Robert Gober: At His Best From Day One

THE DAILY PIC: Already in 1975, Gober was capturing reality's fractures.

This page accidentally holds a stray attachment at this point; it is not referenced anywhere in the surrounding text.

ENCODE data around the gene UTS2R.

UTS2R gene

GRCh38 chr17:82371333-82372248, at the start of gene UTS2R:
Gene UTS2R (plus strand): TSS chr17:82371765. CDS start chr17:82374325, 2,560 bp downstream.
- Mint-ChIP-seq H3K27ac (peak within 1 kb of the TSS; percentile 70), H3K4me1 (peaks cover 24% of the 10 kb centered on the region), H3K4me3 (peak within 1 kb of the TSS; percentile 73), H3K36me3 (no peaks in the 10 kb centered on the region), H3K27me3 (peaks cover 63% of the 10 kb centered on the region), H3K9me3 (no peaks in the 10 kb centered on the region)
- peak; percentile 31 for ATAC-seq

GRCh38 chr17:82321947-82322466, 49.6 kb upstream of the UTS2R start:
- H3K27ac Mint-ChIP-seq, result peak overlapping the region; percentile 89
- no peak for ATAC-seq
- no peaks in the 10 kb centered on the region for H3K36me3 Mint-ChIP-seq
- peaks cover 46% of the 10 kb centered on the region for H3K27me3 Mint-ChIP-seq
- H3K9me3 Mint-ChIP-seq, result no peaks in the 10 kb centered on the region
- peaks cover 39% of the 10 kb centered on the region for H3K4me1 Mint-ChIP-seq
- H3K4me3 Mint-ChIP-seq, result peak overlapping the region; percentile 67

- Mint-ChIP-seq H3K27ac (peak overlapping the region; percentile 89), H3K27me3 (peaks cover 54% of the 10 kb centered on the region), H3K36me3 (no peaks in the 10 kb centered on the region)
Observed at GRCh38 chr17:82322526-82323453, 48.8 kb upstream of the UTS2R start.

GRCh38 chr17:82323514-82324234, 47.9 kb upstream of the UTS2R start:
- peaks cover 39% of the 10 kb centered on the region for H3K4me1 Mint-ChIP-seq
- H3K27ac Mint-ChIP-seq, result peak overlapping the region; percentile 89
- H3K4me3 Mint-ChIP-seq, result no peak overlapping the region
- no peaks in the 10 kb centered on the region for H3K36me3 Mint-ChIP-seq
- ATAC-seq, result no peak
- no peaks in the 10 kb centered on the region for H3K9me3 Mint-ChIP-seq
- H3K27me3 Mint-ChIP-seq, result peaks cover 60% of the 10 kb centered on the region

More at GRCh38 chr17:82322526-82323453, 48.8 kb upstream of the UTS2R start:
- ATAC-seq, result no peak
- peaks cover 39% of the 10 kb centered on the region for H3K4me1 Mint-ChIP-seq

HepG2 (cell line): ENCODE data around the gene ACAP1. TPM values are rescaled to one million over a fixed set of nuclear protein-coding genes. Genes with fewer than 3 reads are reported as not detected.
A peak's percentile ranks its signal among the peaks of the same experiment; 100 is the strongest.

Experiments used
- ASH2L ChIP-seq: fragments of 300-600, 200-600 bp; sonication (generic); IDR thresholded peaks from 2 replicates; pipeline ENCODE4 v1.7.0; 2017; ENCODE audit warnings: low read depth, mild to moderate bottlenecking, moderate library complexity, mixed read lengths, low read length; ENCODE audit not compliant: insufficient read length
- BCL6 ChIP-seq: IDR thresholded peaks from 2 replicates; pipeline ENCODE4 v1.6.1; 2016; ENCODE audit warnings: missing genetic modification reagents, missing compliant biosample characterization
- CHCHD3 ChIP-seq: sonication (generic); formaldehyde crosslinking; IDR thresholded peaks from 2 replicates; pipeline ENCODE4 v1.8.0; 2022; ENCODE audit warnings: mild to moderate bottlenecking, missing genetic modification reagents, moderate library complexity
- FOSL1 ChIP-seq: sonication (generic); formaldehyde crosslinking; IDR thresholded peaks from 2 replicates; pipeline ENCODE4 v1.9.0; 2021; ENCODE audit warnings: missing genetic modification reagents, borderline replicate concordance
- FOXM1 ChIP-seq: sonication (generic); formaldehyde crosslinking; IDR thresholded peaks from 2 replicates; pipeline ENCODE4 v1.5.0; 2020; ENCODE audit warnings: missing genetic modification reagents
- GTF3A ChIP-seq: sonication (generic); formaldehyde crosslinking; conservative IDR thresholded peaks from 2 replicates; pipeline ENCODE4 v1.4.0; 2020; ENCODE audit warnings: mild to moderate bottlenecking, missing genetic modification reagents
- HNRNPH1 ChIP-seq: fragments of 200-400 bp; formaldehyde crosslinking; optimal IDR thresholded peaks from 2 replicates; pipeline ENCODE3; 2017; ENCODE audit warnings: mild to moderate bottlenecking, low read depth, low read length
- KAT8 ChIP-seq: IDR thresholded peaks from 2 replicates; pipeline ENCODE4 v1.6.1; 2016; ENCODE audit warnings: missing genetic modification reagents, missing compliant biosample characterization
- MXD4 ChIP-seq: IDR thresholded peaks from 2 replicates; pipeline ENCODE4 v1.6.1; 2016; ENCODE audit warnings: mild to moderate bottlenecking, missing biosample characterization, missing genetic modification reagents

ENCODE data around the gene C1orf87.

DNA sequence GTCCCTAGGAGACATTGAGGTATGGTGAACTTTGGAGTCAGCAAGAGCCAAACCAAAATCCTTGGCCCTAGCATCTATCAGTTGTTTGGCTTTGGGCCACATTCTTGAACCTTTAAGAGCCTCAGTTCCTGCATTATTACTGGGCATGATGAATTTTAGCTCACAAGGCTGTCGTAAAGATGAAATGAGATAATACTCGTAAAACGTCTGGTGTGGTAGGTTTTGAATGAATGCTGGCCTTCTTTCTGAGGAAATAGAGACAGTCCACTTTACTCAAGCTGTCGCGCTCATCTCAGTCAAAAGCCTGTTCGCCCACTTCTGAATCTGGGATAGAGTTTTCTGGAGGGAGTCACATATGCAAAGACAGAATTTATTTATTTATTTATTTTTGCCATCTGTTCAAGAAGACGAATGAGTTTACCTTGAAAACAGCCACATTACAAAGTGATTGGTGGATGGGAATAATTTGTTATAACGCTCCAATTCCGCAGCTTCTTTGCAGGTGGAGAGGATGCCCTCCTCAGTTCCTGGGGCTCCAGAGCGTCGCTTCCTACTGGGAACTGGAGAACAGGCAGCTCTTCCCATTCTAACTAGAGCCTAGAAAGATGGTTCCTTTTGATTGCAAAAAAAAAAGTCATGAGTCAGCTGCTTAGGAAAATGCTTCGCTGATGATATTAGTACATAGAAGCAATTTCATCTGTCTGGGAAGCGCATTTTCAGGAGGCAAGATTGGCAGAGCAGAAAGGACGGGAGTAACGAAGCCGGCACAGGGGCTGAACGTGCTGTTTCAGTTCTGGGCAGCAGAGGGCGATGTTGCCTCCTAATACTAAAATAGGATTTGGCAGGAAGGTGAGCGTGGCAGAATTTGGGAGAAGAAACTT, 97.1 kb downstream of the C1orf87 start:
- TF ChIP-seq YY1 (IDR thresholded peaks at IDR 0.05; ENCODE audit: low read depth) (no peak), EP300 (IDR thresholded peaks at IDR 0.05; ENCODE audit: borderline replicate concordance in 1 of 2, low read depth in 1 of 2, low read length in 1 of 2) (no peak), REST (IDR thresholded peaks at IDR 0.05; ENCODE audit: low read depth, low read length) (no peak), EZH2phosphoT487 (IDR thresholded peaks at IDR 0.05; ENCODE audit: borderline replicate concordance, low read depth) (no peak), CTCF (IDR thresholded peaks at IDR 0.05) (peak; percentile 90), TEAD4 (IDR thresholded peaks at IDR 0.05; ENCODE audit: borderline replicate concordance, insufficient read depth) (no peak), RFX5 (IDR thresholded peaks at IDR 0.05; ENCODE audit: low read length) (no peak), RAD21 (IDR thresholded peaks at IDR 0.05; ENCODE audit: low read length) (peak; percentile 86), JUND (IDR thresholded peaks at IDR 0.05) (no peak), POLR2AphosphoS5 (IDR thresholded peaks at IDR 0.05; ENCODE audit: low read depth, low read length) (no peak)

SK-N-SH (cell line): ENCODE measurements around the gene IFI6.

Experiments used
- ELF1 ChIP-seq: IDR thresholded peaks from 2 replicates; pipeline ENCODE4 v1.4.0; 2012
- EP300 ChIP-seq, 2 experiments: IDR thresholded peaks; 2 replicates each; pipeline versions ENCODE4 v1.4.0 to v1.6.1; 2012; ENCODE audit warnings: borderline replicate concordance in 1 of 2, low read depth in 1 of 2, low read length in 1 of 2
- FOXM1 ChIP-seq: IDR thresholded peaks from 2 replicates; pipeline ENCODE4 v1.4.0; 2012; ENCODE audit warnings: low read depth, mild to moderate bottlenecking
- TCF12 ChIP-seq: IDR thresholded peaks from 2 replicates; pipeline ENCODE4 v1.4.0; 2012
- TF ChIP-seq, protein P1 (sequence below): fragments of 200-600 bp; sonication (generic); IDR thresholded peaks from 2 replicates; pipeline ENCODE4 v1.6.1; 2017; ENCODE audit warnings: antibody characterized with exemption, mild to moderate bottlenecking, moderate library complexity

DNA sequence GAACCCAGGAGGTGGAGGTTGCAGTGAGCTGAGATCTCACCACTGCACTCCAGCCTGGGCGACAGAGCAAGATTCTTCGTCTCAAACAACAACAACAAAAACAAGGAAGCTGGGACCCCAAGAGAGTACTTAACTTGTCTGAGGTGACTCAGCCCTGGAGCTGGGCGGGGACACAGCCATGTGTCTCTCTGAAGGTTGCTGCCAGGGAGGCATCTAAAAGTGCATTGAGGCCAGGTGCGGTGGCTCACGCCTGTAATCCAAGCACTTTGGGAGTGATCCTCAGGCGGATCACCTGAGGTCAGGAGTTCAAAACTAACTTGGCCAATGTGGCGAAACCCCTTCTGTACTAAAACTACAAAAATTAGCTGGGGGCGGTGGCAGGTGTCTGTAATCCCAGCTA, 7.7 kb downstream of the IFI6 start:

THE DAILY PIC: This 1975 painting, titled Hope Hill Road, is the earliest work in the Robert Gober survey at the Museum of Modern Art in New York, and one of the first that you meet as you enter. Although it could easily be passed over as a work of student realism it turns out to be more than that. The way the roof floats over the trees at right, as though the world has come just slightly unhinged, already captures the trademarks of Gober’s very best mature works: Rather than moving all the way into tired old surrealism, like their lesser fellows, his greatest pieces represent a world that’s only mildly askew, suggesting that it has never  been quite level. That is, instead of using art to distort reality, his works can give the impression that they are faithfully capturing a distorted world where even the laws of nature may sometimes be broken. They remind me of a certain tradition in street photography, dating back to Eugene Atget, where oddness is spotted in situ. (Collection of Robert Gober, © 2014 Robert Gober; photo by Thomas Griesel.)

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